Also called a share repurchase program, stock buybacks are a way a company returns wealth to the shareholder by purchasing outstanding shares of its own stock. A stock buyback is generally conducted in one of two ways: buying shares in the open market over time or tendering an offer to existing shareholders to buy shares at a fixed price. Most commonly the company will repurchase shares of its stock through the open market.
There are many reasons a company may wish to begin a stock buyback program. One may be that the company sees its shares as a real value opportunity and wishes to purchase them while they are cheap. Any major corporation can serve as a value investor just as you or I can. A company expecting its share price to rise may believe that the best use of its money is a major stock buyback.
Another reason companies buy back their shares is that buying back stock reduces the amount of shares on the open market and can help prevent a hostile takeover.
A third reason is to reduce the dilution of its shares that happens when new shares are created. Dilution can be caused by stock option plans, secondary offerings, convertible bonds or preferred shares, and they often increase the overall number of shares available and decrease the company's earnings per share growth over time.
Finally, a company may choose to implement a stock buyback program to cover up a poor performance. Investors use financial ratios to help make investment decisions, and a major stock buyback reduces the number of shares available, creating more attractive financial ratios.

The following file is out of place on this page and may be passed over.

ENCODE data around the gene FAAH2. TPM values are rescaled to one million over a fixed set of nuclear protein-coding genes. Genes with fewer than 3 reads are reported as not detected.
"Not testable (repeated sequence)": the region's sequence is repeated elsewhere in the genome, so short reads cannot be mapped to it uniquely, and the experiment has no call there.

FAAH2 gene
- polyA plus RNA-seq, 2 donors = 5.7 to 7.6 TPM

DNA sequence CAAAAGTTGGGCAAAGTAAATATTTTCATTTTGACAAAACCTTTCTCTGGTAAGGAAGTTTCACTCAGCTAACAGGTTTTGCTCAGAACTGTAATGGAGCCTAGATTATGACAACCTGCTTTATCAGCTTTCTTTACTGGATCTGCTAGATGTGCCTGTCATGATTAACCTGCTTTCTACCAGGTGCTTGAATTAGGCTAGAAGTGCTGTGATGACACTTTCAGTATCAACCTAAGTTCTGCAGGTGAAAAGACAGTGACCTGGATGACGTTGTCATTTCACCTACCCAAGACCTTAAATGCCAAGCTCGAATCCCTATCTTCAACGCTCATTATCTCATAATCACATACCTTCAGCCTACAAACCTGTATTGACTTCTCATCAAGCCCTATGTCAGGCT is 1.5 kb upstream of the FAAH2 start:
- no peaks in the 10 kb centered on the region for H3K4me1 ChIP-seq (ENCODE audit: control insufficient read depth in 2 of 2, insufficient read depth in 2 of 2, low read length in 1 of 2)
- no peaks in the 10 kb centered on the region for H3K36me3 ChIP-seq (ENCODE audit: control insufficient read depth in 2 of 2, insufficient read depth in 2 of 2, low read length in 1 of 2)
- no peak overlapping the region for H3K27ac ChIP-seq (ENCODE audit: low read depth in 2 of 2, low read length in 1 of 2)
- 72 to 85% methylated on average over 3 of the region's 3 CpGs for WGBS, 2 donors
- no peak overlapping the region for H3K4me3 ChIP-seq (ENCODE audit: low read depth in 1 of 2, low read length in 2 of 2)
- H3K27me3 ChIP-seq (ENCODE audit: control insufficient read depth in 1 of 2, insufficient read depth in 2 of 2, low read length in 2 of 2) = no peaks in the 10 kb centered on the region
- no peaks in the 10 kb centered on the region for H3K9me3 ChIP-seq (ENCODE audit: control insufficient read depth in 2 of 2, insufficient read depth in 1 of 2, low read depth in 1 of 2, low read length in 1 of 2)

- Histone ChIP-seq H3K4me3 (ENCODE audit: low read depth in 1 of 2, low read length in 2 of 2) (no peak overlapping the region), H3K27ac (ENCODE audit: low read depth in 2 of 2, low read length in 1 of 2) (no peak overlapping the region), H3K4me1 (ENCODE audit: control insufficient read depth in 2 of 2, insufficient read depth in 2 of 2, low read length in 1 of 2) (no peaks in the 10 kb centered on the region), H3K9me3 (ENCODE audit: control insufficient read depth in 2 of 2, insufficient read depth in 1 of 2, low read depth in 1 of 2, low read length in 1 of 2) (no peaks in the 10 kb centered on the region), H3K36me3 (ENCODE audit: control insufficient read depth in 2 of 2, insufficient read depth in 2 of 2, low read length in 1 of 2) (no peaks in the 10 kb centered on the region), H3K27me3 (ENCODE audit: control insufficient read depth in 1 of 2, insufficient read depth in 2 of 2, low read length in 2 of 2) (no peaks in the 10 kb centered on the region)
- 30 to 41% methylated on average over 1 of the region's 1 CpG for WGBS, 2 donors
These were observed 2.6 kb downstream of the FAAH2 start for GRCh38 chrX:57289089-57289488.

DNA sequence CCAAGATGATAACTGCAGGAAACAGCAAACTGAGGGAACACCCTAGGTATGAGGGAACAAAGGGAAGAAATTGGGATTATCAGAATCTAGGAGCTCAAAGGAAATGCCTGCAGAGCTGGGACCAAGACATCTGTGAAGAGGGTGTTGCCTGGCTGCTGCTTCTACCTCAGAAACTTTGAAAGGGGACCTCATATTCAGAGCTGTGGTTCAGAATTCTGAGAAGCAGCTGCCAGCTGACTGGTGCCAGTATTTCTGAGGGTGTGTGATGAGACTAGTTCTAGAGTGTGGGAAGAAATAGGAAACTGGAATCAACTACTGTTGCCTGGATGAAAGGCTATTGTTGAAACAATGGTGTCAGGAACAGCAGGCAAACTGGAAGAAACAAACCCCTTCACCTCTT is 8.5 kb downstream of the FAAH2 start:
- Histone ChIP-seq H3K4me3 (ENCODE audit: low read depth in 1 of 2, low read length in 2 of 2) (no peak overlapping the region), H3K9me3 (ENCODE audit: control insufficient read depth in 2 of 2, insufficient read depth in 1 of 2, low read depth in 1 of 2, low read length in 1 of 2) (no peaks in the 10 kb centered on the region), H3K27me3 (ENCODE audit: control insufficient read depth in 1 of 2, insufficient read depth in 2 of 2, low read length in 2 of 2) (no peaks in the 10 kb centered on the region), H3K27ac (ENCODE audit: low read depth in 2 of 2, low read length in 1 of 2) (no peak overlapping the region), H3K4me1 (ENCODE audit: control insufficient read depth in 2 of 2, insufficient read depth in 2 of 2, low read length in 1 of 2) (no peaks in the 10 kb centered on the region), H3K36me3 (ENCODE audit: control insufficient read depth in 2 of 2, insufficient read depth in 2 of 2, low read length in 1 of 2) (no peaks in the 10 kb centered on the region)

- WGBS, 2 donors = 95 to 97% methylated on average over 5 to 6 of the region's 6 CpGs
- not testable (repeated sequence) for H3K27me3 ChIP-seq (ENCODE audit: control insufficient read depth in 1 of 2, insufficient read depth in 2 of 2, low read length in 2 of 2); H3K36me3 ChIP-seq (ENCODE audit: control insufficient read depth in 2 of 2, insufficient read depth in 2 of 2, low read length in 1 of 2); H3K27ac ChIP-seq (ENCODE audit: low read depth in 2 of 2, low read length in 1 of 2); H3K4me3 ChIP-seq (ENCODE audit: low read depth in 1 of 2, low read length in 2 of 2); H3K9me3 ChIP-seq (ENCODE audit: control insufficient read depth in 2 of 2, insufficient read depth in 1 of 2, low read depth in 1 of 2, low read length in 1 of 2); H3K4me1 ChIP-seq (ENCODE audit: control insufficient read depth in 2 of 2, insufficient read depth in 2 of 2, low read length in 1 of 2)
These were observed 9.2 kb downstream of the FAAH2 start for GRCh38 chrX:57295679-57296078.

When a stock buyback occurs, most investors will not see any substantial change in their stock ownership levels or cash paid to them as they would through a stock split or a dividend increase, but there are subtle ways in which the investors are affected. Since a buyback reduces the overall number of shares available in the open market, in theory, your stock should be worth more money in the long run.
Another way in which the common shareholder can benefit is through the price support that a major stock repurchase plan will provide. For example, in a down market this kind of buyback will provide major support for the price of a stock and should help investors feel more secure about their positions.
A corporation that buys back its shares may come in many different shapes and sizes, but there are some characteristics they generally share. First of all, a business that is buying back its stock should have a large amount of cash on its balance sheet. If the company does not have a large amount of cash and a good cash flow ratio, you have to wonder why it would be buying back stock in the first place. Additionally, companies that are more mature are more likely to buy back their own stock. A company that is in its infancy will likely be busy paying off its debt or investing in expanding its market share.
Whether a stock buyback means that the stock will appreciate in the coming months or years is certainly a disputed question. Through the years, buybacks have proved to be beneficial to a stock’s price in the short-term because the program generally draws investors to the shares. And that the company is making multiple large purchases will help the price of the stock. The part that is much less clear is the overall effect on the long-term returns of a stock. Over the long run there has not been any hard data to point to a direct correlation between a stock’s price movements and a stock buyback program. The bottom line is that a stock buyback will often help in the short run, but the long-term will typically be affected more by other catalysts.
Stock buybacks are a fairly common occurrence, although the condition of the overall market usually factors into just how much a corporation is willing to repurchase. For the average investor, one of the most frequent questions is: 'Is the stock buyback program a positive or a negative for the stock I own?' Typically it's positive, but a more concrete answer can only be determined on a case by case basis.